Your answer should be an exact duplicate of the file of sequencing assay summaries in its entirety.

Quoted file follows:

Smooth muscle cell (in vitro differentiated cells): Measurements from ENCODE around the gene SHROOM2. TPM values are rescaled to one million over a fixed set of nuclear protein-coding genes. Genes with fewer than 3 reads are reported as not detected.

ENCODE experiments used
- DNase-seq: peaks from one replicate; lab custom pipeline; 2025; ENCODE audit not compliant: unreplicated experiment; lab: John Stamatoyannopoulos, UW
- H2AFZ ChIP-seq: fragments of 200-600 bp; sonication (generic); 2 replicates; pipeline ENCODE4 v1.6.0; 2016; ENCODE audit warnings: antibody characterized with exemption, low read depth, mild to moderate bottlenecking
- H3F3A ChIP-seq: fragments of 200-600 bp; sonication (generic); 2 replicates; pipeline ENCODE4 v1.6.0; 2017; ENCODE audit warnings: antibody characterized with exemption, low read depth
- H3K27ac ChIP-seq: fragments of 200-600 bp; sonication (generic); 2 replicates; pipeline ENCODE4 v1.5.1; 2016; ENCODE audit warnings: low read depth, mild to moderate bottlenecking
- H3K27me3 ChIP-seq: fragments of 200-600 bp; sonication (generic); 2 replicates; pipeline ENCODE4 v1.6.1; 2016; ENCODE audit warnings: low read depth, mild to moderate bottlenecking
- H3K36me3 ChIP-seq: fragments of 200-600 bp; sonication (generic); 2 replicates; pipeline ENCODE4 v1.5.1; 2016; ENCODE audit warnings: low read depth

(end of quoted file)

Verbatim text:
Smooth muscle cell (in vitro differentiated cells): Measurements from ENCODE around the gene SHROOM2. TPM values are rescaled to one million over a fixed set of nuclear protein-coding genes. Genes with fewer than 3 reads are reported as not detected.

ENCODE experiments used
- DNase-seq: peaks from one replicate; lab custom pipeline; 2025; ENCODE audit not compliant: unreplicated experiment; lab: John Stamatoyannopoulos, UW
- H2AFZ ChIP-seq: fragments of 200-600 bp; sonication (generic); 2 replicates; pipeline ENCODE4 v1.6.0; 2016; ENCODE audit warnings: antibody characterized with exemption, low read depth, mild to moderate bottlenecking
- H3F3A ChIP-seq: fragments of 200-600 bp; sonication (generic); 2 replicates; pipeline ENCODE4 v1.6.0; 2017; ENCODE audit warnings: antibody characterized with exemption, low read depth
- H3K27ac ChIP-seq: fragments of 200-600 bp; sonication (generic); 2 replicates; pipeline ENCODE4 v1.5.1; 2016; ENCODE audit warnings: low read depth, mild to moderate bottlenecking
- H3K27me3 ChIP-seq: fragments of 200-600 bp; sonication (generic); 2 replicates; pipeline ENCODE4 v1.6.1; 2016; ENCODE audit warnings: low read depth, mild to moderate bottlenecking
- H3K36me3 ChIP-seq: fragments of 200-600 bp; sonication (generic); 2 replicates; pipeline ENCODE4 v1.5.1; 2016; ENCODE audit warnings: low read depth